The First Century of Welfare

Some time around Christmas 1698, Thomas Gerrard of Little Hilton asked his neighbour for help. Gerrard was sick, and he had a young family. He was poor, and wanted to make the case to magistrates at nearby Wigan that he should be receiving formal relief. It was not an especially long journey, but Gerrard felt…

Five Centuries of Famine

I was really lucky recently to be invited to speak to the Global Scholars Network Conference at Rhodes House in Oxford. The event was a way of getting together postgraduates studying on international scholarships, such as the Rhodes and the Fulbright, from across the UK, and allowing them to discuss some of the big issues…

The Pemberton Poisoner

Sometimes you find a source which is so rich and interesting that you have to share it straightaway. I was working through the papers of Lancashire’s Quarter Sessions for 1700 yesterday, and I stumbled across an absolutely fascinating document. It was a petition to the local magistrates, produced by (or for?) Margaret Orrell of Pemberton,…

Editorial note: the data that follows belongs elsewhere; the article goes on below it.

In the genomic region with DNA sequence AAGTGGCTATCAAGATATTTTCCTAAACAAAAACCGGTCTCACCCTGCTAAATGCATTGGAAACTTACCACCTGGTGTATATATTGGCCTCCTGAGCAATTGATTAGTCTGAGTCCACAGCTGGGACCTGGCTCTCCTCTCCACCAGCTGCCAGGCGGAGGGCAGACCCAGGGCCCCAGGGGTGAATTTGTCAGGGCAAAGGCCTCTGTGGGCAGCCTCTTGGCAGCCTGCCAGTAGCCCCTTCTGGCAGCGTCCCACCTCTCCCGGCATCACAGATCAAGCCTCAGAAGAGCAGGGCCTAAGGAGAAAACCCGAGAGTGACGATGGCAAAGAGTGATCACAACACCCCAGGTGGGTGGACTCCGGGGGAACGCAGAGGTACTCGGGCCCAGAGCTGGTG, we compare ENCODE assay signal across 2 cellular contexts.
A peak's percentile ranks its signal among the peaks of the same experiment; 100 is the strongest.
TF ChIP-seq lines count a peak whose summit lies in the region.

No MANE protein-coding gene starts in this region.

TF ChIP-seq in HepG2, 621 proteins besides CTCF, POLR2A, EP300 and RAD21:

Kicking Out the Poor

In 1625, the Northumberland village of Dilston decided to throw out some of its inhabitants. ‘It is ordered’, notes the record of the village court, ‘that those whose names are hereafter recited shall depart out of the town betwixt this and Whitsuntide’, or else they would face a fine of 20s. If they could not…

‘Very Idle and Debauched’

There’s a fascinating story in the papers at the moment about Simon Wright, a beggar who’s allegedly been ‘earning’ £50,000 a year. His patch is in Putney, which in fairness is a fairly affluent part of London, and he’s been blowing his income on gambling and the slotties. He’s now back in his flat, nursing…